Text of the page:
# Pixels on a canvas

Pretty much the whole point of a ray tracer such as this one is to render pretty pictures, and for that we’re going to need a canvas to render onto.

```
typedef Pixel = simd_float4
struct Canvas { let width: Int; let height: Int }
```

Pixels can be set on the canvas, and it can be inspected to see what’s already there. When the rendering is complete the canvas can be exported for display or file output.

## Next related

### Actual pixels

First actual image generated, using a “camera light”. The shading is too dark, for some reason I can’t figure out at the moment, so I guess tomorrow will be more of a debugging session than new feature creation.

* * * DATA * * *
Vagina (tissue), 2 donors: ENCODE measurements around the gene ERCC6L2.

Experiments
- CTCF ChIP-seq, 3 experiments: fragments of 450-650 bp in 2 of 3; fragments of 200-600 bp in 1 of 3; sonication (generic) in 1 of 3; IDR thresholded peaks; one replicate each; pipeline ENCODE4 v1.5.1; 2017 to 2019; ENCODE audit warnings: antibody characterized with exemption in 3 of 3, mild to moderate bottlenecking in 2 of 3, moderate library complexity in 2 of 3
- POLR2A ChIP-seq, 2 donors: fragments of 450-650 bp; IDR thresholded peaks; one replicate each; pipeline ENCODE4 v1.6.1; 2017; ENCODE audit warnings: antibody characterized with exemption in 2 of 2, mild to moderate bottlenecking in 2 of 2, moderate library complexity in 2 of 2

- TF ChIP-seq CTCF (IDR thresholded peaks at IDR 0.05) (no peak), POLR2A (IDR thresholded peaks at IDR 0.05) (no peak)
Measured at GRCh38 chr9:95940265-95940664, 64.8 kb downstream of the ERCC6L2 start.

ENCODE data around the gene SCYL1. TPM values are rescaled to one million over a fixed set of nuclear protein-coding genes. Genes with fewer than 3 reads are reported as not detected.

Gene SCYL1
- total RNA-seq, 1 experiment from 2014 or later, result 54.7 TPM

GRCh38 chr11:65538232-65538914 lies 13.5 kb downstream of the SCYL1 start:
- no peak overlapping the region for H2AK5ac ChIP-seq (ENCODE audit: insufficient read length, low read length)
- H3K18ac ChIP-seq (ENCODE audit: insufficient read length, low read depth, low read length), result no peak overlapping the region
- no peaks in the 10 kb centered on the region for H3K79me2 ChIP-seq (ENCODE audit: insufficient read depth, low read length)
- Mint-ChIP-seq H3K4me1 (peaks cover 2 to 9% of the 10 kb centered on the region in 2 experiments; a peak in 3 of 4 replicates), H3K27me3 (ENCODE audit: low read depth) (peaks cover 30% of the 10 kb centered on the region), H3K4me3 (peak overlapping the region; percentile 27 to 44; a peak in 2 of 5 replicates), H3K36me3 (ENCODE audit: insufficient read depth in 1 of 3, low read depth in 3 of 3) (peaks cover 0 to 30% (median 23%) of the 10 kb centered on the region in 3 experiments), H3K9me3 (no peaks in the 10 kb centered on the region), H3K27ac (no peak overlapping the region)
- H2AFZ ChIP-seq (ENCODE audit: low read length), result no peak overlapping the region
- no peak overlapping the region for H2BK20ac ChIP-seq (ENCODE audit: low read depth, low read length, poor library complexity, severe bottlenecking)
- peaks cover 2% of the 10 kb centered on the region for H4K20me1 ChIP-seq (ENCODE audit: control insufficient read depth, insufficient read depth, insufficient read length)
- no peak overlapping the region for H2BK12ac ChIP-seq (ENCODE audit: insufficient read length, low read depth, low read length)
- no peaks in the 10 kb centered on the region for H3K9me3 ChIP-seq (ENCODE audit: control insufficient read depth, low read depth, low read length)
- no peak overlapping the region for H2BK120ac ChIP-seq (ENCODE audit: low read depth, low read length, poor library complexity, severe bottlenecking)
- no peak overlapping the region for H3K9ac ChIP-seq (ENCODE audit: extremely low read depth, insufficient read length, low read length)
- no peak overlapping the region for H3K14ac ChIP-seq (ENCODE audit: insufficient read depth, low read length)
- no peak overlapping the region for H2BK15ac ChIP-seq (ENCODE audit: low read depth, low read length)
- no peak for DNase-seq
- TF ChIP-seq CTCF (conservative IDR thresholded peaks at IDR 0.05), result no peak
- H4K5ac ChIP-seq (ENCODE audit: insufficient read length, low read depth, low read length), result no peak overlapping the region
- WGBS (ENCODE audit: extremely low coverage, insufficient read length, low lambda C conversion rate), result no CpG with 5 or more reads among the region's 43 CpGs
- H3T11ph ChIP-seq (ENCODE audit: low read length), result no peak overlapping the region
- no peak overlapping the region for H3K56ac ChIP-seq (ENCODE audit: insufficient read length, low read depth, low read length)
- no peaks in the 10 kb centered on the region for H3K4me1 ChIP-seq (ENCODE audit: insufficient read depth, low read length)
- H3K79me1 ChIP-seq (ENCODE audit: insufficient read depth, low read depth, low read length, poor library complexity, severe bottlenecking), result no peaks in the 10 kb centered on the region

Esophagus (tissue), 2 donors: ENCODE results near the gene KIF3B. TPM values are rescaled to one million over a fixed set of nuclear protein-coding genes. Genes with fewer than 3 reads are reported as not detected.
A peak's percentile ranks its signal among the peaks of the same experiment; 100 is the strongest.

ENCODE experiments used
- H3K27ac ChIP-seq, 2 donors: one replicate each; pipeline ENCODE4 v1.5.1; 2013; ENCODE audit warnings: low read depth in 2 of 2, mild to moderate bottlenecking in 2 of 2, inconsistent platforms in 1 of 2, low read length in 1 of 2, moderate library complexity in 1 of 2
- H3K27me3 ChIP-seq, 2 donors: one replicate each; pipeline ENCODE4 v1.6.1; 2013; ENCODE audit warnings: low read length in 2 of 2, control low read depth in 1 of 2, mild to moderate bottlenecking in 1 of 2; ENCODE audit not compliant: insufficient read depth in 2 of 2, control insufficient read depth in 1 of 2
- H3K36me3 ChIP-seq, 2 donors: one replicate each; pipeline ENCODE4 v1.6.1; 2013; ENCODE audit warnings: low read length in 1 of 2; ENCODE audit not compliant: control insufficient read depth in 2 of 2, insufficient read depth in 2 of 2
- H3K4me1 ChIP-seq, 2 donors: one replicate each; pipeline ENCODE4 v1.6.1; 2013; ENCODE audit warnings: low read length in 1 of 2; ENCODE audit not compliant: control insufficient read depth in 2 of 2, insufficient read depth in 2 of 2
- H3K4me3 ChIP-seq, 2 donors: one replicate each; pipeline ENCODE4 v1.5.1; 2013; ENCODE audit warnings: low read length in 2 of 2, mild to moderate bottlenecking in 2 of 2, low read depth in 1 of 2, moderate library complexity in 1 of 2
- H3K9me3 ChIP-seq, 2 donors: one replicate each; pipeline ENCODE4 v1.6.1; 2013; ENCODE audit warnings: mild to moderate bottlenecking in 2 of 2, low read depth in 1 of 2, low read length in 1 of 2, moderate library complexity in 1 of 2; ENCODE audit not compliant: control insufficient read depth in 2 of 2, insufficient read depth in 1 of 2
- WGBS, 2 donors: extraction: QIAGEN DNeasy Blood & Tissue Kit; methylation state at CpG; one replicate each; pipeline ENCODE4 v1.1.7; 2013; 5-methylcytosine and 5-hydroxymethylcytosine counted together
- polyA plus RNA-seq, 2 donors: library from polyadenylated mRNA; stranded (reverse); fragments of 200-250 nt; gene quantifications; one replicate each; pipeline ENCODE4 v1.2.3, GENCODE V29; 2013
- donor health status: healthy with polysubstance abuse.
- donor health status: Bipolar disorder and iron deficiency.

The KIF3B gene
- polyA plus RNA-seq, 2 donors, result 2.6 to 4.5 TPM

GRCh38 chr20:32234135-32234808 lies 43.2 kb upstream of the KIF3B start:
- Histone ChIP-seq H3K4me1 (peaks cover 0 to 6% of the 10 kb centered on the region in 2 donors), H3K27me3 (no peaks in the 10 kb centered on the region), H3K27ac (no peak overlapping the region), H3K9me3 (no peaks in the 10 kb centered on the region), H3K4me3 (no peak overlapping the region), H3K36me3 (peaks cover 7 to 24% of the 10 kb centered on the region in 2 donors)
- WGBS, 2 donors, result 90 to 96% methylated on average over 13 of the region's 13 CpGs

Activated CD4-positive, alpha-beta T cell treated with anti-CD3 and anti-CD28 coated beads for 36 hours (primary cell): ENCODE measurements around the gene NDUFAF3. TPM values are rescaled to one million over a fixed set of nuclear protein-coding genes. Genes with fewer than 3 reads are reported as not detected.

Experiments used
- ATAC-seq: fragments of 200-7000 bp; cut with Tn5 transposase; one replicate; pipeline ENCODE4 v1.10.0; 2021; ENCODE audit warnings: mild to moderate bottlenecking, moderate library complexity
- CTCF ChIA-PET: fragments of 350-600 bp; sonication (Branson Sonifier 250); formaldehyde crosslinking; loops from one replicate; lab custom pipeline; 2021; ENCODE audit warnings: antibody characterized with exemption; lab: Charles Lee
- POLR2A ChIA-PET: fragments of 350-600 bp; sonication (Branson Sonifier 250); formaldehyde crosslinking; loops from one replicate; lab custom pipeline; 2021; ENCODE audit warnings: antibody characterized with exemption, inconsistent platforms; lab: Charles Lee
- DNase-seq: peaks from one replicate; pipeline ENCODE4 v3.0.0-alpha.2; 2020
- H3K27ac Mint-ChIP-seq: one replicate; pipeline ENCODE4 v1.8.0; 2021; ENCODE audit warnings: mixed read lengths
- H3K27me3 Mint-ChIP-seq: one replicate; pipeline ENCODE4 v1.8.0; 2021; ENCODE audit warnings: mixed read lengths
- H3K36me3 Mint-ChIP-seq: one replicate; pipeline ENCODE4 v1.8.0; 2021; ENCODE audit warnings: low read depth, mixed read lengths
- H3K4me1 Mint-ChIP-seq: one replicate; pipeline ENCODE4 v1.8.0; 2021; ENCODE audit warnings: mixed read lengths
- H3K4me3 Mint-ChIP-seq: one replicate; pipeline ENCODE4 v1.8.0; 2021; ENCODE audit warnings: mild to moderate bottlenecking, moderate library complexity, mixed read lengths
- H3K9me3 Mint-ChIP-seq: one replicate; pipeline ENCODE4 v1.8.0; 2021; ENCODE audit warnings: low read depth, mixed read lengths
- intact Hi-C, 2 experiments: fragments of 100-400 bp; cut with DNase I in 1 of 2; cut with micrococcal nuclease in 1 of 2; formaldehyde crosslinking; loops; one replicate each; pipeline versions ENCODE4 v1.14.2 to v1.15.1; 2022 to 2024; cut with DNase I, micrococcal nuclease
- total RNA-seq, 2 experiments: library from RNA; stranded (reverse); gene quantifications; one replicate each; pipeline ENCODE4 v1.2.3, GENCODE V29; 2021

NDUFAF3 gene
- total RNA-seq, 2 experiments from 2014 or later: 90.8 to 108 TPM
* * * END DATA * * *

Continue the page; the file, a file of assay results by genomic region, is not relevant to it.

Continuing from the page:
## Previous related

### Surface normals

Today brings normal vectors into the mix, a critical component for shading computations; the normal vector of a surface at the point where it was hit by a ray, to be precise. Because the normal depends on the hit position on the surface, and we’ll need that too, we keep that around as well.

### Intersecting spheres

The first piece of actual ray tracing: calculating the intersection between a ray and a sphere. To find the intersections, we need to solve the quadratic equation of the sphere being equal to the linear equation of the ray. The interpretation of imaginary roots is that the ray does not intersect the sphere.

### Basic data types

Alright, the first push to the [github repo] is complete. Starting out small with just the basic data types that will be at the core of everything, and some tolerance equality operators for comparisons.